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End of Session Review

I want to thank you for the privilege of representing our community and our values in Richmond

during the 2013 session of the Virginia General Assembly. I again came to the capitol hoping to bring
some moderation, common sense, and compassion into a chamber that can sometimes seem extreme
and out of touch. I set out for Richmond with a legislative agenda focused on jobs, sustainability, and
ensuring a fair and open voting process. Unfortunately, ultra-conservatives spent much of the session
posturing on social issues and attempting to undermine fair elections when we could have spent more
time debating issues critical to the lives of Alexandrians.

Transportation
As Northern Virginians, we are deeply familiar with the economic and environmental damage
caused by traffic congestion. This session, I faced the most difficult vote I have ever taken in the
Virginia House of Delegates as we finally got the opportunity to address years of underfunding and
neglect of our transportation system. Despite some deep flaws in the Governor's initial transportation
proposal, we passed a plan that begins to repair our infrastructure and meet our road and transit
needs. Unfortunately, some of the proposals that would have improved the plan failed, but Democrats
and Republicans worked together to find fairer sources of revenue, empower regions and local
transportation solutions, and minimize the impact on our state’s General Fund. While there are parts
of the transportation plan that could be better, with the regional component we did insure that the
lion share of new revenue raised by a region will remain with that region. What is most important
is that, for the first time in decades, we have taken steps towards solving congestion and ending our
transportation crisis.

Public Safety
Crimes such as sexual assault and elder abuse can leave their victims unconscious, preventing them
from giving the legal consent police may need to collect crucial evidence. This session I patroned and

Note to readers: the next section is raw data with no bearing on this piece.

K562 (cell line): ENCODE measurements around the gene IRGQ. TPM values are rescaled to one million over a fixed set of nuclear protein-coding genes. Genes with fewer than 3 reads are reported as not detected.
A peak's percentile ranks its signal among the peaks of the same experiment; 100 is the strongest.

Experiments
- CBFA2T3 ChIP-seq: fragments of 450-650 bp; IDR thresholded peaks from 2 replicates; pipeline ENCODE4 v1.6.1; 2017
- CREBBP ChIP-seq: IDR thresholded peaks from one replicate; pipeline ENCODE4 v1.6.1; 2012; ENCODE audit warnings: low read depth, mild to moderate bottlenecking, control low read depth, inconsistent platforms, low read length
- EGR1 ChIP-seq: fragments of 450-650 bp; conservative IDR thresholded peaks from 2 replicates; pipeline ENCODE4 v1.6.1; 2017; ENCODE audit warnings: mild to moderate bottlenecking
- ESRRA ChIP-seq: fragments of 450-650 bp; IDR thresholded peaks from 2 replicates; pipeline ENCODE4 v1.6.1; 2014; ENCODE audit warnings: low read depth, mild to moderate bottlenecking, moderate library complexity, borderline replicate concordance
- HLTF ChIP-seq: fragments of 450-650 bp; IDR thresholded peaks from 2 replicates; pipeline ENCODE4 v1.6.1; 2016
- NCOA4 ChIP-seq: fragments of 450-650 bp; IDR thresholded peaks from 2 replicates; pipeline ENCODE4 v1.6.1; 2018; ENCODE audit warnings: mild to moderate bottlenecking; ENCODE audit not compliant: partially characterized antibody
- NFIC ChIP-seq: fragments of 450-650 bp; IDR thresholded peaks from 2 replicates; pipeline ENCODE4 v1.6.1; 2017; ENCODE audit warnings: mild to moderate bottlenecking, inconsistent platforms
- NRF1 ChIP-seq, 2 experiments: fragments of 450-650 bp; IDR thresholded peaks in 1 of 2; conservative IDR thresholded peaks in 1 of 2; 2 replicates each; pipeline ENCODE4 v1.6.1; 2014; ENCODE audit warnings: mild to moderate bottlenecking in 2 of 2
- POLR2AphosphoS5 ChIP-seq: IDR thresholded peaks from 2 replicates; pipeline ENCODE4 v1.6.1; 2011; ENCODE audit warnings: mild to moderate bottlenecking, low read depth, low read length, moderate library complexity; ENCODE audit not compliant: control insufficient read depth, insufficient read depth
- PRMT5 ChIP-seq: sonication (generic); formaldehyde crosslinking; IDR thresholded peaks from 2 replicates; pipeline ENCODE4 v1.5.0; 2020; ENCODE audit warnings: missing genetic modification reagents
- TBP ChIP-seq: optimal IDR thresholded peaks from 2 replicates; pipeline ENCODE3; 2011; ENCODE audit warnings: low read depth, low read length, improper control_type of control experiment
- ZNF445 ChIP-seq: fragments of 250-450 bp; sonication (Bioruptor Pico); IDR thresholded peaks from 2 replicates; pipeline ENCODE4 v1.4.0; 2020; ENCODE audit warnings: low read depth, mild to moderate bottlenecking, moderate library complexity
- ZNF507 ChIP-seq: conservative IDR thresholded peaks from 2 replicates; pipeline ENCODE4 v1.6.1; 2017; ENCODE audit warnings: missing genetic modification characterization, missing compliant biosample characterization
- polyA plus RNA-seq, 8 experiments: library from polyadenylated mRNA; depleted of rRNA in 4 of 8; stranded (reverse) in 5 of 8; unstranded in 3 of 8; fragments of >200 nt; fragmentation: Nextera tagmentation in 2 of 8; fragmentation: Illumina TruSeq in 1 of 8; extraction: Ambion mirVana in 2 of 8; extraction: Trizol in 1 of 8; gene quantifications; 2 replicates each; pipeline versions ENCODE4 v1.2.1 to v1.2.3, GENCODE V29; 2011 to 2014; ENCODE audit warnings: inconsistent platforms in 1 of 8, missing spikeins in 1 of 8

passed HB 2120 & 2122, which now empower investigators to take the medical images and collect
the physical evidence that might be lost if officials had to wait for victims to regain consciousness.
I also worked with Virginia’s Sheriffs to improve the accountability of our police officers. HB 2121,
another success, expands the list of infractions that lead to an officer’s dismissal to include crimes
such as domestic violence, and adds decertification to the penalties, preventing perpetrators from
becoming officers in another jurisdiction.

Creating Jobs
The economy is still difficult in Virginia and the continuing Sequester makes improvement uncertain.
If we want to keep talent in the Commonwealth we need to empower small businesses, our largest
source of jobs. That is why I patroned HB 1303 to provide tax credits to small business when they
create a new job and hire a recent graduate of Virginia’s colleges and universities. While this did not
pass this year, I will continue to fight to make small businesses priority.

Voting Rights
The long lines at many of our polling places last November were not just inconvenient, they
impeded access to our fundamental American right to vote. This year I hoped to shorten those lines
by authoring House Bills 1921 and 1922. With their passage, Virginia would have joined the 33
other states that allow any voter to use absentee and early voting systems. While these bills were
defeated in subcommittee, Republican legislators advanced a different agenda. They backed bills to
implement a photo identification requirement at heavy cost to taxpayers. I will not stop fighting for
our fundamental right to vote, and will bring forward early voting legislation again.

Healthcare Exchanges and Medicaid
This session we considered the terms for expansion of our Medicaid program. The Affordable Care
Act requires Virginians to pay more than $10.2 billion to Washington, whether or not we approve
the coverage extension. I supported moving forward with reform and extension as nearly $9.9 billion
would come to Virginia. Instead, a committee was appointed to consider this, which means losing
federal dollars in the meantime. The extreme views of our governor will also affect Virginians who
get their healthcare via the insurance exchanges that will be coming online over the next several
years. Using a backdoor amendment to HB 1900, he barred women from using their own insurance
for reproductive health care, even if she has purchased additional coverage as a separate rider.

Promoting a more sustainable Commonwealth
This year I requested a study to determine the best way for Virginia to change from a voluntary
to a mandatory renewable energy portfolio standard. Unfortunately, this was not a priority in the
Republican-dominated Rules Committee, but I will continue to work for a more sustainable future,
especially in the face of changes to our RPS system.

I am now back at home here in the West End, and look forward to the year ahead. You can always
reach my office online at info@charnieleherring.com or by phone at (703) 606-9705. If you are
engaged in social media, I hope you will find me on Facebook or on Twitter @C_Herring.

Yours in Service,

Charniele L. Herring
Minority Whip
Member 46th District, Virginia House of Delegates

Subtitle: 
A Letter to the People of Virginia's 46th Legislative District